The Name of the Game

 | Apr 01, 2013 | 2:00 PM EDT
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Those of us who toil in the market are fond of making what we do seem more important and difficult than it really is. No one is a stockbroker anymore. They are financial advisors and consultants. We are not looking at markets, we are engaging in intermarket analysis. We do not buy options, we get long volatility. No is a corporate raider anymore. They have all become activist investors and private equity managers. I didn't sell options, I got short gamma. I'm not betting on potential takeovers, I am an event-driven investor. This weekend it seemed I could not turn around without hearing the newest, and for my money, dumbest, phrase of self-importance so far. No one is a contrarian value investor anymore, it seems. They are engaging in time arbitrage.

Time arbitrage is described as buying stocks that have disappointed investors and sold off and then holding them until they recover. Now, I have traded a lot of arbitrage over the years. I have, and still do, engaged in risk arbitrage. I have done pair-trading to exploit discrepancies. I used to do A and B share arbitrage on a regular basis. In arbitrage, I was always trying to lock in an apparent price discrepancy by buying one thing and selling the other. In the case of so-called time arbitrage, I am long the asset and long time. It's not arbitrage. I just bought something I think is cheap and plan to hold it until it's not cheap.

I am a much more plainspoken guy. I was never a financial consultant, but for 25 years I was a decent stockbroker. I do not engage in time arbitrage but I do like to buy out-of-favor cheap assets and hold them for a long time. Right now, there are several candidates that contrarian investors might like as long-term buying opportunities, but let's avoid the fancy terms and just be patient, long-term, value investors.

Arcelor Mittal (MT) is a classic undervalued and unpopular stock that no one loves, but the long-term prospects are actually bright. Arcelor has two strikes against it. One, it is a steel company. Two, it is based in Europe. The steel business is bad right now and Europe is careening from fiscal disaster to banking crises on an almost daily basis. The long-term truth is that at some point Europe will get its act together and at least stabilize. The economy will eventually recover around the world, steel demand will increase again and the current excess supply will go away. The company is making all the right moves, selling some assets, closing marginal plants and expanding in emerging markets. The stock may go lower before it goes higher but I suspect that in 10 years the stock will trade at many multiples of the current quote around $12.84.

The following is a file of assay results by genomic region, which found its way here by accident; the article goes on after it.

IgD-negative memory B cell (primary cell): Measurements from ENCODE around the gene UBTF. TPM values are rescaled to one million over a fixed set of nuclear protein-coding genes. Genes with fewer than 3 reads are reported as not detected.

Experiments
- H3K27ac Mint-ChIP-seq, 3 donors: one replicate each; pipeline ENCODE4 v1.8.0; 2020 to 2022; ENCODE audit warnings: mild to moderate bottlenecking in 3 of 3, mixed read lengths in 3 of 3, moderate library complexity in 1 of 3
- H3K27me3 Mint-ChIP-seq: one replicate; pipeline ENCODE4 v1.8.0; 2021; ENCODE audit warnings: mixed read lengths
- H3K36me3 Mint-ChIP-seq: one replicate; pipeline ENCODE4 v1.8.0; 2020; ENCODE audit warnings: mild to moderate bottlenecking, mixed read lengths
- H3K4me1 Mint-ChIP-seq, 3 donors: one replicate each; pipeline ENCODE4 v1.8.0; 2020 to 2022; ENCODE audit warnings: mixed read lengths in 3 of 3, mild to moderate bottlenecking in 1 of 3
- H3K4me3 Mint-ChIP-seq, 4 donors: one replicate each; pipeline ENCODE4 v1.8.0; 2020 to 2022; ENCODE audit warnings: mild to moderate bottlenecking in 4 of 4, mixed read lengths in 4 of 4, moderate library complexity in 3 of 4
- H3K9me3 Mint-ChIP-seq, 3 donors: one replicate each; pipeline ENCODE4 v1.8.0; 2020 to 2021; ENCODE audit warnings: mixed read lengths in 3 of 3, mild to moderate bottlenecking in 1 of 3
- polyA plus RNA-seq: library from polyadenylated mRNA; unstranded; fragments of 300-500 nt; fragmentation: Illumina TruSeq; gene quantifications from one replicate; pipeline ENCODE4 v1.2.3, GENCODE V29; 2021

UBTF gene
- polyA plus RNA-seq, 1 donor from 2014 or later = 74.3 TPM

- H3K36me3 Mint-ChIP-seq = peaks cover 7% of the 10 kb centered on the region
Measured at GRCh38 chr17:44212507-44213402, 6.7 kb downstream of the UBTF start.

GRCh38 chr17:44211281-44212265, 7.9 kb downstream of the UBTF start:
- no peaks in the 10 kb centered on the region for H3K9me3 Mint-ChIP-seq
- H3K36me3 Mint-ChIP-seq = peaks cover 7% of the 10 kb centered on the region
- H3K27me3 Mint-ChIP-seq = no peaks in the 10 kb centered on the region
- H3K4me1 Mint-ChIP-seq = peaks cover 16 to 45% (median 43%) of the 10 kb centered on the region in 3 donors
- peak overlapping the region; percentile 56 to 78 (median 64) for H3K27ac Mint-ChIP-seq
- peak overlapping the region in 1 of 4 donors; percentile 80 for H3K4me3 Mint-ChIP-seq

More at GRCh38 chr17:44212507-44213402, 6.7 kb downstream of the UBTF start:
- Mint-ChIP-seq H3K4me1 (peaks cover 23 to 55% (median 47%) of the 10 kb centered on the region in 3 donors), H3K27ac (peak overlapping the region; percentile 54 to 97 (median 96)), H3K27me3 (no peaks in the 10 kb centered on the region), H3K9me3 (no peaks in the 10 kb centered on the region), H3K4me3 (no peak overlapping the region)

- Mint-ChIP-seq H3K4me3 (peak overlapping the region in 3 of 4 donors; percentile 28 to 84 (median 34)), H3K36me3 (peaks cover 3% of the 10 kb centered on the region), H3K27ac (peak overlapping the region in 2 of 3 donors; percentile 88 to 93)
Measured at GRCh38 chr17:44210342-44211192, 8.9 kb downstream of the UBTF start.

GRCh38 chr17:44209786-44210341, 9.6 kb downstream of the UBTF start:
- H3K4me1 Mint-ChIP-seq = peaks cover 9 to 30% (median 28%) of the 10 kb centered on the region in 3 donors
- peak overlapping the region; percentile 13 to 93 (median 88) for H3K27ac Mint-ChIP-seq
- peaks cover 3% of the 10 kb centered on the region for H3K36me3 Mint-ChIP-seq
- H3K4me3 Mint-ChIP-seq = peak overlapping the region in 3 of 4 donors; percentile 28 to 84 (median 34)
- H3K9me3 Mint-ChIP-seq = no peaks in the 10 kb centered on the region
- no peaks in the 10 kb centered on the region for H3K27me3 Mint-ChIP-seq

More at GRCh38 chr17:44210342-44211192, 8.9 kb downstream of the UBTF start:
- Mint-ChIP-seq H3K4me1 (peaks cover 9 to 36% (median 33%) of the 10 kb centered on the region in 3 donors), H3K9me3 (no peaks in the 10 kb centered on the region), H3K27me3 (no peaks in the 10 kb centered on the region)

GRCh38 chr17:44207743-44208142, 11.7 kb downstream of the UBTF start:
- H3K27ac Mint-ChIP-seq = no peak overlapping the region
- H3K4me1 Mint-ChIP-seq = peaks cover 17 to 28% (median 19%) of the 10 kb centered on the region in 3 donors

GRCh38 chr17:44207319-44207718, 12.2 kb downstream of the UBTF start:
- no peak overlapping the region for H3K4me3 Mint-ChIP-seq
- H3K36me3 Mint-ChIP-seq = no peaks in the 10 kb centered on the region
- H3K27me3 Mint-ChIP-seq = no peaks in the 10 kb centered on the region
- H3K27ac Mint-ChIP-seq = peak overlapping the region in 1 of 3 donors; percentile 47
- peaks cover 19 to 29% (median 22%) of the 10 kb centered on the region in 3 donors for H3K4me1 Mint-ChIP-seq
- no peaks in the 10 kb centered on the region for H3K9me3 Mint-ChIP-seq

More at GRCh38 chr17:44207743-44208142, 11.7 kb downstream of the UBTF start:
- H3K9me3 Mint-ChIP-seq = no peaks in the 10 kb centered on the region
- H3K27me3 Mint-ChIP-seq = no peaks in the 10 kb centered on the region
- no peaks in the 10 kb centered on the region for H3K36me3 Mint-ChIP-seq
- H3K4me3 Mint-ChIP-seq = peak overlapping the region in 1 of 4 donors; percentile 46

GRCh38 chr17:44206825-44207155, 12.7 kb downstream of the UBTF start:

We can apply the same logic to Cliffs Natural Resources (CLF). This is one of the ugliest stocks on the board for the past few months as fears of a weak economy and sliding iron ore prices have not just weighed on the stock but crushed it. Metallurgical coal is tied to steel demand so that's not exactly a robust business at the moment, either. Wall Street analysts are tripping over each other to downgrade the shares and funds are unloading shares as fast as they can hit the sell button. The company has whacked the dividend and is still losing money. As with Arcelor, however, the world gets back on its feet someday, the economy grows, emerging markets expand and the business recovers. It will be a long bumpy ride, but I would not be shocked to look up in six or seven years and see the stock back over $100 a share giving patient investors a spectacular return from today's price around $18.90.

I buy cheap assets and own them until they are no longer cheap. This usually takes a long time and my average holding period is somewhere around the five years. I could give it a fancy title, but the truth is there is nothing that fancy about it. Although I will be the first to admit that "time arbitrageur" would look cool on a business card, it's just asset-based value investing and patience.

Now, play ball -- it's opening day at last.

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